As it always does, the beach scene as viewed from the surf line up seems serene and remote. Even here, amidst a cacophony of colorful umbrellas and a brass band stationed inches from the water mark of the rising tide, horns trumpeting a tinny Mexican melody. With my feet dangling in the blue as I straddled my longboard and the subtle rise of the rollers beneath me I felt at peace.
My relationship with surfing is a bit complicated. I love it from a distance, and then when faced with imminent breaking waves I’m occasionally timid — unsure of my place among the throngs of people who call themselves “surfers.” And, this Mexico trip was no different. The day we arrived, Rick raced to the beach and rented a board. I watched him, content to bob in the surf for hours.
But, when I did grab a longboard and head to the breaking waves the following day, I was greeted with the familiar and welcome sensation of paddling on to the breaking face of a gentle wave — the bouncing rush of momentum when the struggle to catch the wave morphs into a gleeful breakneck slide down its leading slope.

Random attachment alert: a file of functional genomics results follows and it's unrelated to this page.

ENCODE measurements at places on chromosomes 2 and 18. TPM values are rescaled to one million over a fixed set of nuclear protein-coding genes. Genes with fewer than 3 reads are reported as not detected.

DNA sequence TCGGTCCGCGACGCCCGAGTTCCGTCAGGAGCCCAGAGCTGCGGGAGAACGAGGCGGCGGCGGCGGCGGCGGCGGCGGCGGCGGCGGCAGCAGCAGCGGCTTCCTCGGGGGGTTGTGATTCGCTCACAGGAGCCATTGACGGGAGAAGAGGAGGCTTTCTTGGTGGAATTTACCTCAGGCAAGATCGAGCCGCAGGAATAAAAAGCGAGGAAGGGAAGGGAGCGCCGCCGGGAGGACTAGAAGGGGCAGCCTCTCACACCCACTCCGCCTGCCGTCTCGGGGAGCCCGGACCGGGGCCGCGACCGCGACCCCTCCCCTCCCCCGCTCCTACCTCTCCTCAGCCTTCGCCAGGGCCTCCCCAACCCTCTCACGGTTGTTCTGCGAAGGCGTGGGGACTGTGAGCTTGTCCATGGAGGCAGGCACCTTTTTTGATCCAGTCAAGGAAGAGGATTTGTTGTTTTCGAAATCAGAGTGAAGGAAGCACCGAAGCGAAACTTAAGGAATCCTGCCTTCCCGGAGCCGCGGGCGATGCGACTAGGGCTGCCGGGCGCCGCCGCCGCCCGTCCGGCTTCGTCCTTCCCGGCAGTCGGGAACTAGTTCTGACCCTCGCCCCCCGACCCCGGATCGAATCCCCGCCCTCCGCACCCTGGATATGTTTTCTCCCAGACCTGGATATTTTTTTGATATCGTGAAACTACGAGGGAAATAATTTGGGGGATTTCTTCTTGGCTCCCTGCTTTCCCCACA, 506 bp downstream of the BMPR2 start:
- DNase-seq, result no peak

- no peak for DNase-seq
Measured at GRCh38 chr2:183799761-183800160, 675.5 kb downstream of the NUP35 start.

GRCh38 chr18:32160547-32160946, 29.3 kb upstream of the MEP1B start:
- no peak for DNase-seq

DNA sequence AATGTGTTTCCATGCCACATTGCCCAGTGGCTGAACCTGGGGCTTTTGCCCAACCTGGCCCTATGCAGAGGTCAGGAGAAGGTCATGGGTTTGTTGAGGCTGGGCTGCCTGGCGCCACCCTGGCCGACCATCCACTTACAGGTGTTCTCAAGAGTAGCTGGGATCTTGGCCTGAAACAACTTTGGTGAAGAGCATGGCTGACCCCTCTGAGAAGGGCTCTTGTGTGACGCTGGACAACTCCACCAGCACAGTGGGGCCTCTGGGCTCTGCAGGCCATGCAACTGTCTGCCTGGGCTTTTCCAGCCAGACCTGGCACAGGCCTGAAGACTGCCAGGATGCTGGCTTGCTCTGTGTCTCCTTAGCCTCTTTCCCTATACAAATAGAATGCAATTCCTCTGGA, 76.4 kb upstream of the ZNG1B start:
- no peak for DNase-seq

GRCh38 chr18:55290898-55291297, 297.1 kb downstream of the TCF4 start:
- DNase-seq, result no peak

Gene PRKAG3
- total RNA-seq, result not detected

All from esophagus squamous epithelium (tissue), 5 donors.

Rick and I marveled over it. What is it that makes it so addictive? I think maybe the fleeting nature is what gets me most. It is the ultimate flow moment when you stand up on a wave, focused on nothing but riding it to its completion. The sun and mariachi on the shore, and bobbing heads in the tide all morph into background static as you angle your board to the breaking wave and attempt to trace the line between racing down the face and hanging near the lip. It is one of the those meditative activities that, through no effort on your part, immediately brings your mind into a profound state of concentration– and bliss.
So, yeah. That was Mexico. Bliss. Surfing, and bliss.